At that stage, we notice that while there is a long tail, the number of experts in the tail from 2 meters up (14) is less than the number of experts who are lowballing the risk (17 with an estimate of 0.5 meters).  The two groups more or less cancel each other out, and we are left with the two central groups (1 - 1.5 meters).

    Third, we are cautious, but not overly so in our estimate.  Therefore we take the upper bound of the concensus estimates.  Hence 1.5 meters.

    As an actual policy maker, I would do that more formally, or at least I would get my appropriate staff to do so.  I would get them to develop a Probability Density Function of the expert estimates.  Further, I would get them to develop cost/benefit evaluations for my nation for a range of adaption responses relative to the range of estimates.  I would then attempt to begin the adaption program with the best expected utility given the PDF from the expert elicitation (withing budget).  As cost increase substantially with sea level rise, this would result in an adaption response targeted for the upper range of the PDF, but within the main body of upper estimates (ie, most likely 1-1.5 meters).  It would be higher for nations like Bangladesh and and lower for nations like Australia; higher for states like Florida, and lower for states like Oregon.  I would also need to normalize the sea level rise values relative to expected local rise for a given global rise, as the sea level rise is not the same in all areas.

    The concentration you show on upper estimates by the most extremely pessimistic experts is not a rational response to sea level rise.  It ignores most of the evidence, and all of the costs of responding, which are substantial.

    Finally, I have focussed on adaption because mitigation must have the same policy in response to all the risks of global warming plus OA.  As sea level rise is a minor portion of that risk (while still substantial) it has little effect on assessing the need for mitigation.  We should be mitigating anyway, even if we thought sea level rise was going to peak at 100 cm, and the ideal level of mitigation would only rise slightly with sea level rises of 3 meters by 2100.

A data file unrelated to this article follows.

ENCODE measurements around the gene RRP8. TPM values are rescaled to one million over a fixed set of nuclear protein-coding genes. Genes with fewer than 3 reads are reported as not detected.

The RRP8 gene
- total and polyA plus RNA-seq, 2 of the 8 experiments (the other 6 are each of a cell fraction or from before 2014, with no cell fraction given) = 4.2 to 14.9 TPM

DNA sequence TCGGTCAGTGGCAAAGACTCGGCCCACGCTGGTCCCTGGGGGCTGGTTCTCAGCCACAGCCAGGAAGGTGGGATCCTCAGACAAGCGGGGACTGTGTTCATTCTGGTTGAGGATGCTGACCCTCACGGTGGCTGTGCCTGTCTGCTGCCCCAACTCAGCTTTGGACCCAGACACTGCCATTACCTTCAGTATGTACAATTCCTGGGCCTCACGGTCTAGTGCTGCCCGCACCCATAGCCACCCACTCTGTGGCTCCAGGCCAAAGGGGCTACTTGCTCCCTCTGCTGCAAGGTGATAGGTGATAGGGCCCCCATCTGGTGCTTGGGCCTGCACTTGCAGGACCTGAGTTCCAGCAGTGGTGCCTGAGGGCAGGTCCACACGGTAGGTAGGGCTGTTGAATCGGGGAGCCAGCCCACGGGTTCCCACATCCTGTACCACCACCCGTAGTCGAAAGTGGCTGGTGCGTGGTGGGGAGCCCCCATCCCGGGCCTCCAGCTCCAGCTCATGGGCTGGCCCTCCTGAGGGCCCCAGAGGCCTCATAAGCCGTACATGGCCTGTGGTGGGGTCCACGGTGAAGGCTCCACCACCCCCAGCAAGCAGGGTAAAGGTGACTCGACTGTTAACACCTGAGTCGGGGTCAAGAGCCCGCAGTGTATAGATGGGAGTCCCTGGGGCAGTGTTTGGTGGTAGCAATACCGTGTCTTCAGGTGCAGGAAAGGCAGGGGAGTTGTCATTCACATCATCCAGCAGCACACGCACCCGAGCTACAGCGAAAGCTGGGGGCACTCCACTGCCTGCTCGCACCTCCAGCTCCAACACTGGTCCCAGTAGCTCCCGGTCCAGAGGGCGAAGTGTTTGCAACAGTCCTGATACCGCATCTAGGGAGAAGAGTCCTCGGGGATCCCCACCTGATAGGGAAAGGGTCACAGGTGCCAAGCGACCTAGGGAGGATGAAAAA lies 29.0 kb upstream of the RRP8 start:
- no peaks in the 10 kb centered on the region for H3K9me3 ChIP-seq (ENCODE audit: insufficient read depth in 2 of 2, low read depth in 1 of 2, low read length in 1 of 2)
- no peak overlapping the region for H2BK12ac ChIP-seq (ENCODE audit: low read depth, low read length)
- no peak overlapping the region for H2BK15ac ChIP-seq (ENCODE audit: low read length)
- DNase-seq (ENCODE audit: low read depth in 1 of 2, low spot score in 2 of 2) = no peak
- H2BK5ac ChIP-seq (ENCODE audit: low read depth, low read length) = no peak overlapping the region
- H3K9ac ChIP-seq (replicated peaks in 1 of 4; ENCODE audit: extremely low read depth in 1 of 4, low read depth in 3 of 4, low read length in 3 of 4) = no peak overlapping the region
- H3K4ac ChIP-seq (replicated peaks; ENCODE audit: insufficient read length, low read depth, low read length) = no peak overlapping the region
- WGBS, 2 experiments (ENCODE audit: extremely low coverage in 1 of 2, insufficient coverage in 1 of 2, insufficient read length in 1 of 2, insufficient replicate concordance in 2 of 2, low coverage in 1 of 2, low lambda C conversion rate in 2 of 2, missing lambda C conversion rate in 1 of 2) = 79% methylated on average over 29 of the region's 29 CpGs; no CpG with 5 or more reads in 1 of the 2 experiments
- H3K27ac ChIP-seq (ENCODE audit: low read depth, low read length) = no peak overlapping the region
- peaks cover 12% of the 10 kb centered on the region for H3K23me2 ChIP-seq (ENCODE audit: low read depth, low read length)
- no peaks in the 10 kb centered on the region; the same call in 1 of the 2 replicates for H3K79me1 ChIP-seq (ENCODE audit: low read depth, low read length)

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  24. Tom @23,

    Thanks for the nice sketch of your risk approach, which I think is quite reasonable. I do have some questions though.

    How do you/we best estimate the potential (moral and economic) risks, costs and benefits of (not) investing in adaptation vs mitigation? Or put differently: what would be your preferred adaptation and mitigation policy goals?

    For example: should we use the risk of 1.5 meters of SLR by 2100 as a worst-case in adaptation planning, as long as there’s no strong mitigation policy in place? And if so, on what grounds should we ignore the risk estimate of the circa 17% of experts who think there’s a substantial risk of 1.75 meters or more by 2100 under BAU? We have to draw a line somewhere, but why should that be the line?

    And what should be our mitigation goal? Should it be the 6% per year global CO2 emissions reductions that Hansen et al recently argued for? What (economic or other) risks would such a goal/policy entail? Or should it be the 50% reductions by 2050 that UNFCCC still has its goal (on paper at least)? What risks would remain with that less ambitious goal, for SLR and other effects, and how do you/we weigh all those risks?

    For example: it seems even with strong mitigation there’s at least some risk of more than 1.5 meters of SLR by 2100 and more than 4 meters by 2300. With less mitigation the risks will be higher. How much risk should we as global society accept, and what does this imply for the risks that specific countries, regions and cities should accept, such as small island states, Bangladesh and others?

    I hope you could explain some more where your reasoning would lead us, and am certainly willing to explore and discuss where for example Hansen’s prescription could lead us, if your advice would be substantially different from his.

    Thanks again for your input, Lennart